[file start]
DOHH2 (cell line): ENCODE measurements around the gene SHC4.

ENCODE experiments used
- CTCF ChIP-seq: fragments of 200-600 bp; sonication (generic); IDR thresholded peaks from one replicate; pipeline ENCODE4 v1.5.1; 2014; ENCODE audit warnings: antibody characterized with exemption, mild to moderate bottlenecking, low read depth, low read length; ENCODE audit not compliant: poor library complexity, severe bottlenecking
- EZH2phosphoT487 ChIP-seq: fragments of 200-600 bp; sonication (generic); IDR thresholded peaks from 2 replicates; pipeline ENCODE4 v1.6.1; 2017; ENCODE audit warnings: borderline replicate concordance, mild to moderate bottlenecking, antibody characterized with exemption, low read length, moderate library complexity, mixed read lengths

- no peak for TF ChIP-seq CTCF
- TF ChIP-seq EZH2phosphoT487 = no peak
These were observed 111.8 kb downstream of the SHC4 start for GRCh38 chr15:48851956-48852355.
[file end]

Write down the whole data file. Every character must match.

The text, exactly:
DOHH2 (cell line): ENCODE measurements around the gene SHC4.

ENCODE experiments used
- CTCF ChIP-seq: fragments of 200-600 bp; sonication (generic); IDR thresholded peaks from one replicate; pipeline ENCODE4 v1.5.1; 2014; ENCODE audit warnings: antibody characterized with exemption, mild to moderate bottlenecking, low read depth, low read length; ENCODE audit not compliant: poor library complexity, severe bottlenecking
- EZH2phosphoT487 ChIP-seq: fragments of 200-600 bp; sonication (generic); IDR thresholded peaks from 2 replicates; pipeline ENCODE4 v1.6.1; 2017; ENCODE audit warnings: borderline replicate concordance, mild to moderate bottlenecking, antibody characterized with exemption, low read length, moderate library complexity, mixed read lengths

- no peak for TF ChIP-seq CTCF
- TF ChIP-seq EZH2phosphoT487 = no peak
These were observed 111.8 kb downstream of the SHC4 start for GRCh38 chr15:48851956-48852355.